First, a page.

Many people or companies with offshore activities will be aware of the existence of exchange controls imposed by the South African Reserve Bank and monitored by its Financial Surveillance Department. Yet despite being aware of its existence, many do not appreciate what transactions are permissible and what would constitute a contravention of the exchange control regulations. In practice we often encounter such illegal structures, even though it may have been innocently created. One typical structure often encountered, and which the South African Reserve Bank considers to be illegal, is the so-called “loop structure”.
Loop structures in essence involve a resident in the common monetary area (comprised of South Africa, Namibia, Swaziland and Lesotho, “the CMA”) investing via loan or shares back into the CMA through an entity non-resident in the CMA. For example, a structure whereby an individual owns shares in a UK company which in turn holds shares in a South African company will amount to an illegal loop structure.
Share investments do not represent the only mechanism through which loop structures may be created: loans held back into the CMA through offshore entities, or even contingent rights created by way of a discretionary trust may also give rise to a loop structure. To give another example: if an individual is a discretionary beneficiary of an offshore trust, and which trust directly or indirectly holds loans receivable against or shares investments in South African companies, that too would be considered a contravention of the prevailing exchange control regime.
In other words: a loop structure would be created where a South African resident holds South African investments (in whichever form) indirectly through an offshore entity.
Although there is no blanket prohibition against all offshore investments which give rise to loop structures, the South African Reserve Bank is loath to approve these and take the view that any such structure created without seeking its prior approval amounts to an illegal structure. An exception which is noted though in the recently published Currency and Exchange Guidelines for Business entities (published by the Reserve bank on 29 July 2016) involves companies which may hold between 10 to 20 per cent of the shares in an offshore entity, which may in turn hold investments in and/or make loans back to the CMA. (This dispensation does not apply though to foreign direct investments where the South African company on its own, or where several South African companies collectively, hold an equity interest and/or voting rights in the foreign entity of more than 20 per cent in total.)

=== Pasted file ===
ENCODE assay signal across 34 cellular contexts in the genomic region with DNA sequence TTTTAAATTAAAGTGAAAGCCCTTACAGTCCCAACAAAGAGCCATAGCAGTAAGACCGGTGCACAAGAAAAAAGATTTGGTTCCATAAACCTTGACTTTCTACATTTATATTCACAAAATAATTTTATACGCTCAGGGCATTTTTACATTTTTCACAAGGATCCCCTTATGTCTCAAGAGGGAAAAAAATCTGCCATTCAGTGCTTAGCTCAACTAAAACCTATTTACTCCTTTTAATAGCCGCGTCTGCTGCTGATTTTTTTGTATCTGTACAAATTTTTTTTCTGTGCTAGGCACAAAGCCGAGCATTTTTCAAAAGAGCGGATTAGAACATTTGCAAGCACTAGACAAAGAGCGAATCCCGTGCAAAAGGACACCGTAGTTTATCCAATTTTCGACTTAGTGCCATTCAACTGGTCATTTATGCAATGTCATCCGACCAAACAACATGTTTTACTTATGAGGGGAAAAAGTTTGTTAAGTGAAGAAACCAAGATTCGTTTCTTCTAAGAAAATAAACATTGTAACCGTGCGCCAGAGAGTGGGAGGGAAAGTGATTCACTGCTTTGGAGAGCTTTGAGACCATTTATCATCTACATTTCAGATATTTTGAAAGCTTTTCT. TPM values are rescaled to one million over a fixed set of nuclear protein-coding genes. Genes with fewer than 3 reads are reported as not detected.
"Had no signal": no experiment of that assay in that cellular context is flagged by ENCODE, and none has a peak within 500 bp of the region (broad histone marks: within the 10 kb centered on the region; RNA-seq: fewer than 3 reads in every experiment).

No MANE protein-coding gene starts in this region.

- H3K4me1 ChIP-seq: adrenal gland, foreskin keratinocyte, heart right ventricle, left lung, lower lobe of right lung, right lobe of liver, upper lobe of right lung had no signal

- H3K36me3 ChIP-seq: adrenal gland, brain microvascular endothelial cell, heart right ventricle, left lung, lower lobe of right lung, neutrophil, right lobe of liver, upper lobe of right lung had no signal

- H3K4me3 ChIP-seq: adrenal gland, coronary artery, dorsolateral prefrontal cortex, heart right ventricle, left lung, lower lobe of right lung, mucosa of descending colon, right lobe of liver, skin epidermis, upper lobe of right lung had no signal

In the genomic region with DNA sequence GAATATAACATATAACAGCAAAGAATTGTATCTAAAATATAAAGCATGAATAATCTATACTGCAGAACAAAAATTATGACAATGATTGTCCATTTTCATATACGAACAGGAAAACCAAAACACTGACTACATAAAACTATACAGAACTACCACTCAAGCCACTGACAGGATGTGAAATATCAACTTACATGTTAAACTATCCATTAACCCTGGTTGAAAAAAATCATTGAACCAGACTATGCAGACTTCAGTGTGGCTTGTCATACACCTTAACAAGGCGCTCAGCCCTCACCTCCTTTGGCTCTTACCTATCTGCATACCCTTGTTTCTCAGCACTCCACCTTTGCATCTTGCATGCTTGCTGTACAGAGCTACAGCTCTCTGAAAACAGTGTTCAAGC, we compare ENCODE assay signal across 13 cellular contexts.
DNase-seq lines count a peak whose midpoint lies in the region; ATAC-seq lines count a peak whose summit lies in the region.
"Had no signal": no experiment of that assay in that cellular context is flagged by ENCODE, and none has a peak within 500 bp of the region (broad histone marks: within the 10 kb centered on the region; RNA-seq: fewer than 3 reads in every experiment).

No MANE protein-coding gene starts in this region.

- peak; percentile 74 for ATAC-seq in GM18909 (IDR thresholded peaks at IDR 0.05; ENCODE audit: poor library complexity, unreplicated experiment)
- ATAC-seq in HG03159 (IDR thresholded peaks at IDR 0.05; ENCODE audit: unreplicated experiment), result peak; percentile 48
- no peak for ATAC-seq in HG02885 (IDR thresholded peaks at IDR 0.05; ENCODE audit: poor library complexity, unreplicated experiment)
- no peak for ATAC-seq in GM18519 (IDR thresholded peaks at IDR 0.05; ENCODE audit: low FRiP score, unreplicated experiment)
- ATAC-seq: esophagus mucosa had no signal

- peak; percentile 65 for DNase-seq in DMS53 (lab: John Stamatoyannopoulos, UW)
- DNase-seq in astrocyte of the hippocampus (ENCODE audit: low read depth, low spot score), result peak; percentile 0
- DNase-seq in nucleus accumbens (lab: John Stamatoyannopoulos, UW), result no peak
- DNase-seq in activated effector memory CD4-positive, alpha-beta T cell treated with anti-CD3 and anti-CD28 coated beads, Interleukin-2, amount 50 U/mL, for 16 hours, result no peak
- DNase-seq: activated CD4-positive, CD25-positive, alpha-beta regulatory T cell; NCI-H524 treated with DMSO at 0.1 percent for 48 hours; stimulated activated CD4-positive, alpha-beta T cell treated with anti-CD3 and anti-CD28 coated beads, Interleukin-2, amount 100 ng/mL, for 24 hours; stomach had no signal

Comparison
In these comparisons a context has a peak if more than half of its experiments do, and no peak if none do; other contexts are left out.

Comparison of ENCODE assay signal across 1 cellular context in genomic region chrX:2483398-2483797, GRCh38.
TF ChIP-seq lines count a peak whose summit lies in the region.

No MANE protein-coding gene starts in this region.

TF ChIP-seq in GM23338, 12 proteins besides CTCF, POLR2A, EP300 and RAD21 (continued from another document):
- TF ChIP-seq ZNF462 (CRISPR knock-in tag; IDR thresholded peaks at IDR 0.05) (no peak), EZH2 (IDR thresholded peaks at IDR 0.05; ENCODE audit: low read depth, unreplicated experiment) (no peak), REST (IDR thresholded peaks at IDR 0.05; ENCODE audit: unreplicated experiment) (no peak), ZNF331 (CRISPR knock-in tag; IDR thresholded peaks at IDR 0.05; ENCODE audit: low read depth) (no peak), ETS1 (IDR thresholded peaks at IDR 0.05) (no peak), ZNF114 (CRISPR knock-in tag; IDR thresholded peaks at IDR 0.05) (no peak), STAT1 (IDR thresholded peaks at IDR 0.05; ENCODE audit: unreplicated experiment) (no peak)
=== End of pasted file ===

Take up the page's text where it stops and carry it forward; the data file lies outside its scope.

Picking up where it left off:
It is true that many people are completely unaware of the prohibition against loop structures and that these have inadvertently been created in the past without those involved being aware of the illegal nature thereof. If one were to voluntarily come forward and declare such an illegal structure though, taking also into account that the loop was inadvertently created, the Financial Surveillance Department may very well allow transgressing persons to unwind the unintended loop structure without levying penalties (which could otherwise amount to as much as 40% of the capital illegally exported from the CMA). It would be important for individuals and companies alike to be aware of these potentially illegal structures and to be sure that steps are taken to have these resolved as soon as possible. Given the newly introduced special voluntary disclosure programme (VDP) announced by National Treasury and which extends beyond tax transgressions only, it may now be an appropriate time to take steps to have such transgressions rectified.
This article is a general information sheet and should not be used or relied upon as professional advice. No liability can be accepted for any errors or omissions nor for any loss or damage arising from reliance upon any information herein. Always contact your financial adviser for specific and detailed advice. Errors and omissions excepted (E&OE)